"I am driven to the conclusion that the courts below have allowed the unusual context of this case to distract them from principles of universal application. First, the fact that CG is the natural mother of these children in every sense of the term, while raising no presumption in her favour, is undoubtedly an important and significant factor in determining what is best for them now and in the future."

In my view, the judgment also contains a helpful analysis of how to define different types of parenthood. Such definitions can be extremely complex, a point perhaps most clearly demonstrated in Re D (Contact and Parental Responsibility: Lesbian Mothers and Known Father) [2006] 1 FCR 556, in which I was led by Lucy Theis QC on behalf of the father. In that case the use of a 'known' donor by a lesbian couple to conceive their daughter left the Court with three parents, each with very different expectations of how their role within the child's life should be defined. Baroness Hale draws a useful distinction between what she describes as 'psychological' parents, and what we commonly think of as 'biological parenthood'. The concept of 'psychological parenthood' is derived from the work of Goldstein, Freud and Solnit in 'Beyond the Best Interests of the Child' (1973), who defined it thus:

"A psychological parent is one who, on a continuous, day-to-day basis, through interaction, companionship, interplay, and mutuality, fulfils the child's psychological needs for a parent, as well as the child's physical needs."

Clearly CW was a 'psychological parent'. In Re D both the child's biological and non-biological mothers fitted that role, but less easy to define was the role of the biological father. However, one clear principle emerges from both these cases and the existing case law, and one that is not all that surprising. The role of the biological parent is an important and significant factor in determining a child's best interests, and in the situation of a same-sex couple who decide to have a child together, not one that is easy to displace.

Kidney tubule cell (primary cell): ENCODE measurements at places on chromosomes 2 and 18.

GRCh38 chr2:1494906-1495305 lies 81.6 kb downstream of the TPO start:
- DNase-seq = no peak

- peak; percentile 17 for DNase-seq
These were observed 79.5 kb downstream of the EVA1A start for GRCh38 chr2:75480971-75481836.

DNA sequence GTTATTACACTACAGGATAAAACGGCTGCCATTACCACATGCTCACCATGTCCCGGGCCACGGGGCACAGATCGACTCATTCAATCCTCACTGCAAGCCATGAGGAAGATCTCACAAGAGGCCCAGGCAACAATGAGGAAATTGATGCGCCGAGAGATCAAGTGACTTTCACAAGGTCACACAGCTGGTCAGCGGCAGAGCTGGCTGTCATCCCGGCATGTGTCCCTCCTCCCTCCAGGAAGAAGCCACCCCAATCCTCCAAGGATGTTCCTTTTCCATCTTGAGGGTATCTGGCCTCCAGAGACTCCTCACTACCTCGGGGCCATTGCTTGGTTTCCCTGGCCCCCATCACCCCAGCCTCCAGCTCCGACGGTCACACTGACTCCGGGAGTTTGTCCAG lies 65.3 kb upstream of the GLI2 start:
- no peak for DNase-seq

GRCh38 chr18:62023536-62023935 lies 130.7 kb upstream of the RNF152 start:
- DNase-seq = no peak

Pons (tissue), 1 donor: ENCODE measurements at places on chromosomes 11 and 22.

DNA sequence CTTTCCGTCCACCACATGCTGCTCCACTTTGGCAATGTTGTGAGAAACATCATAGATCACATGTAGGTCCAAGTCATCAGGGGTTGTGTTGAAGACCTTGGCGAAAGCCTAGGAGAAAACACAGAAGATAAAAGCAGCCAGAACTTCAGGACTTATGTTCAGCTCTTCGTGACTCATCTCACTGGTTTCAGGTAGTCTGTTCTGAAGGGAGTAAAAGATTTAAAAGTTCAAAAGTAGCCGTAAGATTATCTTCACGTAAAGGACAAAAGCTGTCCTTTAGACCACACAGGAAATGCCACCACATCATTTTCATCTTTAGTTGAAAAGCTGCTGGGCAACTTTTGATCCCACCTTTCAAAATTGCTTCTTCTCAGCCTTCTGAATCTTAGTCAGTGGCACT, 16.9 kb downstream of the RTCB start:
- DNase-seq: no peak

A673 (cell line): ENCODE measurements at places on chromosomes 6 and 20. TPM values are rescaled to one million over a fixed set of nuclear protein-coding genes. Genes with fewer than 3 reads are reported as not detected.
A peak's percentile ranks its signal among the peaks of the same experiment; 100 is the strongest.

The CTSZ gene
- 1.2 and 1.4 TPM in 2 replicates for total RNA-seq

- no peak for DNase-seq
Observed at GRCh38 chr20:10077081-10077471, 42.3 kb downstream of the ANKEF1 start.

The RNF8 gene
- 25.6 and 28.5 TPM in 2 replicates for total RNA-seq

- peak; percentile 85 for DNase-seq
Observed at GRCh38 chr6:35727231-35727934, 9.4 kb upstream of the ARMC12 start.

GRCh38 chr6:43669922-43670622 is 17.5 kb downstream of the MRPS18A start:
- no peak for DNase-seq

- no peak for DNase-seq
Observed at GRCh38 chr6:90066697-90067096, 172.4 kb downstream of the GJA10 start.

Whilst the implications of the decision in Re G may seem to be limited, given that it endorses to a great extent what has gone before, I think that within the ambit of same-sex relationships (and other potential family configurations), the impact will be felt. In my view it makes the decision as to who biologically parents a child within a same sex relationship a crucial and potentially difficult question. In real terms, how secure can the non-biological parent of a child after same-sex relationship breakdown feel? To some extent there is reassurance - we must remember that the resulting order in Re G was a shared residence order. Furthermore, in Re D the court took the unusual step of obtaining expert psychiatric evidence from Dr Sturge, dealing with the impact on the child of the relationships around her. This evidence highlighted particular concern for the position of vulnerability of the non-biological parent and the potential impact of that vulnerability on the child. But in reality, one may feel as I do that the Courts may have increasing challenges ahead as family relationships within society continue to evolve.